Flag of Tennessee
|Name||The Tri-Star Flag|
|Use||Civil and state flag|
|Adopted||April 17, 1905|
|Design||A blue circle with three white five-pointed stars on a rectangular field of red, with a strip of white and blue on the fly.|
- 1 What does the Tennessee flag stand for?
- 2 What does the Tri Star mean?
- 3 What was Tennessee’s original flag?
- 4 How many flags has Tennessee had?
- 5 Why does the TN flag have 3 stars?
- 6 What is the Tennessee state motto?
- 7 What is Tennessee nickname?
- 8 How did Tennessee get its name?
- 9 What is the meaning of Tennessee?
- 10 What is the capital of Tennessee?
- 11 What are 5 interesting facts about Tennessee?
- 12 What is Tennessee famous for?
- 13 Was Tennessee a Confederate state?
What does the Tennessee flag stand for?
The designer chose white for purity, blue to denote respect for Tennessee, red as the traditional color for America; stars to symbolize the state’s three Grand Divisions; wheat for agricultural heritage; and the gavel for the power of the people vested in the state’s legislative body.
What does the Tri Star mean?
“It’s just become quite a symbol for the state of Tennessee.” The three stars represent the three grand divisions of Tennessee: West, Middle and East.
What was Tennessee’s original flag?
The first confirmed official flag was adopted in 1897. It had diagonal stripes of red-blue-white with the yellow inscription “The Volunteer State” (the state nickname) and the number 16, indicating the order of admission of Tennessee to statehood.
How many flags has Tennessee had?
Tennessee has had two official state flags. The first was adopted 1 May 1897, but did not find widespread popularity. The current flag was designed by Captain LeRoy Reeves of the Tennessee Infantry, which honors the three divisions of Tennessee.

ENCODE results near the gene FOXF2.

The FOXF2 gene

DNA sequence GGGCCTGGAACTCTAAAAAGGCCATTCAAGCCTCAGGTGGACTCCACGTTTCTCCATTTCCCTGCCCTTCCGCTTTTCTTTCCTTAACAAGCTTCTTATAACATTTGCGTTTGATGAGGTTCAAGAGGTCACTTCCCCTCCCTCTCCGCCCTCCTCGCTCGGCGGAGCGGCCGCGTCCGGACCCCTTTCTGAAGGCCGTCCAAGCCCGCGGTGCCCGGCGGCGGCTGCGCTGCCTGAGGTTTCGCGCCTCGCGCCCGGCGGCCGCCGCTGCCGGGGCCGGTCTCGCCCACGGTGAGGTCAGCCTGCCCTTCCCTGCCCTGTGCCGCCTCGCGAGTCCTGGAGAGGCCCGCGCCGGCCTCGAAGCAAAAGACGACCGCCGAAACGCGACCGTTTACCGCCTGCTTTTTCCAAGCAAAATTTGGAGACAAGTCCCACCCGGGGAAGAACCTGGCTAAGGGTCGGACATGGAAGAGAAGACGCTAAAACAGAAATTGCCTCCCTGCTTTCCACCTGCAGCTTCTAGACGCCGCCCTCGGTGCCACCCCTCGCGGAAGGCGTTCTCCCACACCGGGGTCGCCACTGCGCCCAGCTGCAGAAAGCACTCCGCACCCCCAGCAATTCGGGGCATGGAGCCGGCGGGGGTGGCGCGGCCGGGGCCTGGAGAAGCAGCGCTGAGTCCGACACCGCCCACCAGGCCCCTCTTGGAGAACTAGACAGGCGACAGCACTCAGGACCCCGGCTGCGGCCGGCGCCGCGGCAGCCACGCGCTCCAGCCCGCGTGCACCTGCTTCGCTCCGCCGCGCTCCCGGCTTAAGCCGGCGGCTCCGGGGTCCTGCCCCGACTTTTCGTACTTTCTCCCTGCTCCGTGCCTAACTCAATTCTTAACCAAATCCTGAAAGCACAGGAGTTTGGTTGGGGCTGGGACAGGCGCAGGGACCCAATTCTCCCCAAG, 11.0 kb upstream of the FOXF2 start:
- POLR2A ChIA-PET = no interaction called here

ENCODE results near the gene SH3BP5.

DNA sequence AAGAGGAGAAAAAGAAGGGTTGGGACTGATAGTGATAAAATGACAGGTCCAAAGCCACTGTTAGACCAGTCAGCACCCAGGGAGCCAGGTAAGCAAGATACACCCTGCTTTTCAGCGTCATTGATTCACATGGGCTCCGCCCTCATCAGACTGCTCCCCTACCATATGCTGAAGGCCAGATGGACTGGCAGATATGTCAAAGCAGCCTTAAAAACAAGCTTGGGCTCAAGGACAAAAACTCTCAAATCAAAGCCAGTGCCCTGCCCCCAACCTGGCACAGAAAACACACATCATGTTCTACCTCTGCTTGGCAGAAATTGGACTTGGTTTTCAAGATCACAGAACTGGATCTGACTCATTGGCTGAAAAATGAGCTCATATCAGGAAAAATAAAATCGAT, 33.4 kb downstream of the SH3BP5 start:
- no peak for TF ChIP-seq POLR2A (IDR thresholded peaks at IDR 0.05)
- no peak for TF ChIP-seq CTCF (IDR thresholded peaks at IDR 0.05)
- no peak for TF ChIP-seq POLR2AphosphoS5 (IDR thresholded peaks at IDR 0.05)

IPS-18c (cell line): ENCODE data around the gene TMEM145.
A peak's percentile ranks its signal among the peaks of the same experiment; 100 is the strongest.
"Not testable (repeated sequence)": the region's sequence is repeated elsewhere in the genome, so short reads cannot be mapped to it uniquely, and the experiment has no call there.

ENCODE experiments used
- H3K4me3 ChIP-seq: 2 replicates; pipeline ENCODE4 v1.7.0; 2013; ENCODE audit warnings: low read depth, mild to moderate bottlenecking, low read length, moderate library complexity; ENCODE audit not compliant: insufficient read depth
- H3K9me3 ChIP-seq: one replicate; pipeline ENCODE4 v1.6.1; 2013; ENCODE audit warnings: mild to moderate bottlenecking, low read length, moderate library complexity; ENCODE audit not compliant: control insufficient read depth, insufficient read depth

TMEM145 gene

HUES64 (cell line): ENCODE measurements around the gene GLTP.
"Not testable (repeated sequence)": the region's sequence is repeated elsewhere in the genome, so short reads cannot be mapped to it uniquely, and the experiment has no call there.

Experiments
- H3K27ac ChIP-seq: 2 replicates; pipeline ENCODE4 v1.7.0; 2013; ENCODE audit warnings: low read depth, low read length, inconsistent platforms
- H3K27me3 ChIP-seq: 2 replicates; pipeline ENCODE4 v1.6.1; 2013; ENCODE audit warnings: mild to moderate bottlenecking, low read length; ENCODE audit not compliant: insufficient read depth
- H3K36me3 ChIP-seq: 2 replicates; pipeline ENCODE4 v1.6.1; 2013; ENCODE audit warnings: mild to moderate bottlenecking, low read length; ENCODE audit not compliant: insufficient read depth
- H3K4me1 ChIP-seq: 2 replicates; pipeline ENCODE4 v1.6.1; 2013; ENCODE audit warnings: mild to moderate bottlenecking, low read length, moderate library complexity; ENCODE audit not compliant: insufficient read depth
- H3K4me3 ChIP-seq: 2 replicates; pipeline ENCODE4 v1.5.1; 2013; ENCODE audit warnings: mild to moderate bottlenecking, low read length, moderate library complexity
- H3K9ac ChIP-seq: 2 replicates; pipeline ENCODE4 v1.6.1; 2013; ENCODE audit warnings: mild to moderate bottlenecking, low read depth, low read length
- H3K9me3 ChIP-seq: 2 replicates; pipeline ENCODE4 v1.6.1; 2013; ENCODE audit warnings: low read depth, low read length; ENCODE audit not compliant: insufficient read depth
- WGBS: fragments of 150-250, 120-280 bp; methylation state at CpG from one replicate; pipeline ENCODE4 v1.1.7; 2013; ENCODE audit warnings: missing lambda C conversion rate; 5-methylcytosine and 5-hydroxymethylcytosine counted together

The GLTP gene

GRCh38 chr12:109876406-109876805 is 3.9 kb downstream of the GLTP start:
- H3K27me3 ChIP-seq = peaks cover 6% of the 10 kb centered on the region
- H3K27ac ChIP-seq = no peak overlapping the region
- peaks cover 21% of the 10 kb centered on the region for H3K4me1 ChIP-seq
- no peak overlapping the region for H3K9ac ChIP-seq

Why does the TN flag have 3 stars?
The three stars represent the divisions of Tennessee into middle, east and west.
What is the Tennessee state motto?
The General Assembly also has officially designated a state slogan, ” Tennessee—America at Its Best,” adopted in 1965, and a state motto, “Agriculture and Commerce,” adopted in 1987 and based on the words on the state seal.
What is Tennessee nickname?
State Nicknames Tennessee has had several nicknames, but the most popular is “ The Volunteer State.” The nick- name originated during the War of 1812, when thousands of Tennesseans enlisted in response to Governor Willie Blount’s call for volunteers.
How did Tennessee get its name?
The name Tennessee derives from that of the Cherokee village Tanasi. The Cherokee developed warm relations with English traders from Virginia and South Carolina and were initially their allies in the French and Indian War of the 1750s and ’60s.
What is the meaning of Tennessee?
a state in east central United States. synonyms: TN, Volunteer State. example of: American state. one of the 50 states of the United States. a river formed by the confluence of two other rivers near Knoxville; it follows a U-shaped course to become a tributary of the Ohio River in western Kentucky.
What is the capital of Tennessee?
Nashville, also called Nashville-Davidson, city, capital (1843) of Tennessee, U.S., and seat (1784–1963) of Davidson county. Nashville lies on the Cumberland River in the north-central part of the state. It is the centre of an urbanized area that also embraces parts of seven surrounding counties.
What are 5 interesting facts about Tennessee?
10 weird things you probably don’t know about Tennessee
- Tennessee is tied for the state with the most borders.
- A Tennessee lake was created by an earthquake.
- Kingston was the state capital for one day.
- Tennesee has 10 state songs.
- Tennessee is the birthplace of the tow truck.
What is Tennessee famous for?
Because of constant energy research, it is known as the Energy Capital of the World. Tennessee has more than 3,800 documented caves. Bristol is known as the Birthplace of Country Music. The Great Smoky Mountains National Park is the most visited national park in the United States.
Was Tennessee a Confederate state?
On June 8, 1861, Tennessee seceded from the Union, the 11th and final state to join the Confederacy. But over six month, as all the Deep South states seceded, Tennessee’s course had not always been certain.